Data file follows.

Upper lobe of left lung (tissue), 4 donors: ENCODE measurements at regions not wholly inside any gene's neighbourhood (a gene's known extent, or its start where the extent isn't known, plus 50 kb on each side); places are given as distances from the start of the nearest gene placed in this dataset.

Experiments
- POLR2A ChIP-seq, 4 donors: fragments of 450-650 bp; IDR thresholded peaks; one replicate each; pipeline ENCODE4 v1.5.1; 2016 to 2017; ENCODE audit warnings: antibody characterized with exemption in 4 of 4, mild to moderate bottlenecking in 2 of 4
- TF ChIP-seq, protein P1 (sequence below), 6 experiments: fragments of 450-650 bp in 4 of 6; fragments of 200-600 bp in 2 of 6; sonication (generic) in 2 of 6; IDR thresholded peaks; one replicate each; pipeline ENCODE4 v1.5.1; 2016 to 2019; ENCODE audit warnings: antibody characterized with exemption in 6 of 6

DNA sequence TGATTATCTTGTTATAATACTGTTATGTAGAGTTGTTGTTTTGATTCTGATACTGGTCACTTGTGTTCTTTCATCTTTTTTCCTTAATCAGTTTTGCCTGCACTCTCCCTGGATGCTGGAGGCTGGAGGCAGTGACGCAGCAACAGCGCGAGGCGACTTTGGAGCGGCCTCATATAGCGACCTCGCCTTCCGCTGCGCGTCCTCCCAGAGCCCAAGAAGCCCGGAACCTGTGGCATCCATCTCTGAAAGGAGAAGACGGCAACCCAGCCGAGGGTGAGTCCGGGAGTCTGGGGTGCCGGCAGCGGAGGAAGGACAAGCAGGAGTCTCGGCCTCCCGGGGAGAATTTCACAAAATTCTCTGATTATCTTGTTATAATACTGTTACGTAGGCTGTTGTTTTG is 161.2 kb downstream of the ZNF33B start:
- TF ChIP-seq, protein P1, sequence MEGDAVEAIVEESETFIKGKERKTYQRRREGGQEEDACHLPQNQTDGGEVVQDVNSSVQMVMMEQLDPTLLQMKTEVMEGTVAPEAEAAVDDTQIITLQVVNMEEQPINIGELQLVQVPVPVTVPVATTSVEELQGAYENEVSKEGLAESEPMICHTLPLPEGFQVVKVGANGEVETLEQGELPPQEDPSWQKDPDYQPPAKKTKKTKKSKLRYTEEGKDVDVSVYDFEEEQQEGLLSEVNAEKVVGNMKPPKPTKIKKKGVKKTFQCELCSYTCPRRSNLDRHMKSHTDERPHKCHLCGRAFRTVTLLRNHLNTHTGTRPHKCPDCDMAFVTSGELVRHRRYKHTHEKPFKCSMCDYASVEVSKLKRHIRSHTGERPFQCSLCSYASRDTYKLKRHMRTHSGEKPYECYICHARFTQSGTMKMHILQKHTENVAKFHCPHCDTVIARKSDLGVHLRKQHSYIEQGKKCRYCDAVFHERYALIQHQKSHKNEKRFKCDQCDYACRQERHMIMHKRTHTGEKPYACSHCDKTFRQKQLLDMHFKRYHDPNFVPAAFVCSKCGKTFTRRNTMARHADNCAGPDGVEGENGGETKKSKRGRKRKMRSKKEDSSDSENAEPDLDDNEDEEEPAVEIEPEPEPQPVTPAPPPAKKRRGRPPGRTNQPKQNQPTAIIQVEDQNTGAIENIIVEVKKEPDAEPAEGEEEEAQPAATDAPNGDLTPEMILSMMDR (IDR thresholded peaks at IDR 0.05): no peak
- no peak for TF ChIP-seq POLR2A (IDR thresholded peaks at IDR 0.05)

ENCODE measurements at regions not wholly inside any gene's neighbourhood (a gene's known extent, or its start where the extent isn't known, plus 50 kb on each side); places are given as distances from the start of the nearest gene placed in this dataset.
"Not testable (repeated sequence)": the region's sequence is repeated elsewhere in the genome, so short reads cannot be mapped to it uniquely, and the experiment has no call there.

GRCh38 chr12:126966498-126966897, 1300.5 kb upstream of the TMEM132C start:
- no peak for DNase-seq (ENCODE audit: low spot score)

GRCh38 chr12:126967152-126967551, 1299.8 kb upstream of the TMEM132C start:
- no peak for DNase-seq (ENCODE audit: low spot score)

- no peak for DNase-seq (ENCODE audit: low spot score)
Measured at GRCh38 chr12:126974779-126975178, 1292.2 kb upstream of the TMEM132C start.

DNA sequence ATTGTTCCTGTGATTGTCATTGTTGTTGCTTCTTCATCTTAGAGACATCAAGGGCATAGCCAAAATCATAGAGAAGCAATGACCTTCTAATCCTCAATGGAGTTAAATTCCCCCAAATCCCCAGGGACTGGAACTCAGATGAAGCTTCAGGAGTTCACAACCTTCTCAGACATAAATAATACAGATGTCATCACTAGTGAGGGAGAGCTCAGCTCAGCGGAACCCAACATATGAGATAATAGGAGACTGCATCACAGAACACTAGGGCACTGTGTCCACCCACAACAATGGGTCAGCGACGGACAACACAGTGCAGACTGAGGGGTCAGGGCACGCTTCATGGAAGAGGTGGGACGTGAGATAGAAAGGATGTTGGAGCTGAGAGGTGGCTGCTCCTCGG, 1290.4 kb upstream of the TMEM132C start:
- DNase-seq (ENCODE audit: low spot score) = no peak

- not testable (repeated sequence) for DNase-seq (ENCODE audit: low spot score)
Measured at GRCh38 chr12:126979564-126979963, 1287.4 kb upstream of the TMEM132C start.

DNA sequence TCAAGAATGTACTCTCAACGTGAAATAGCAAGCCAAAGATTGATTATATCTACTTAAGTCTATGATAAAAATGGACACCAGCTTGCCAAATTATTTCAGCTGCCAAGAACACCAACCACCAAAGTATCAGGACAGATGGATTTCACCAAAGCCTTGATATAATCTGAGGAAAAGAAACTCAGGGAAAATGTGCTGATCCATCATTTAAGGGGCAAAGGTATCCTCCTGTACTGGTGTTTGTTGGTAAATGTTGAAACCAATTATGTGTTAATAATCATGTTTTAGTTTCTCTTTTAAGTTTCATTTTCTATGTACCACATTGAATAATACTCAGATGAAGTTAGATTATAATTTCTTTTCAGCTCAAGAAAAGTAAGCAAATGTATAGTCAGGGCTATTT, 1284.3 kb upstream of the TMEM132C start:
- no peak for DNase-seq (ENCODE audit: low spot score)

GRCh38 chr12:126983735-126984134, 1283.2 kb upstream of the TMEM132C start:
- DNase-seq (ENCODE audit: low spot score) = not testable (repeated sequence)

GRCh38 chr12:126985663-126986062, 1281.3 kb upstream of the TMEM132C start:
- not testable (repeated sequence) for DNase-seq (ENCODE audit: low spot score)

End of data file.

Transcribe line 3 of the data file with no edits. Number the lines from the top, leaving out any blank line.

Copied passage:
- POLR2A ChIP-seq, 4 donors: fragments of 450-650 bp; IDR thresholded peaks; one replicate each; pipeline ENCODE4 v1.5.1; 2016 to 2017; ENCODE audit warnings: antibody characterized with exemption in 4 of 4, mild to moderate bottlenecking in 2 of 4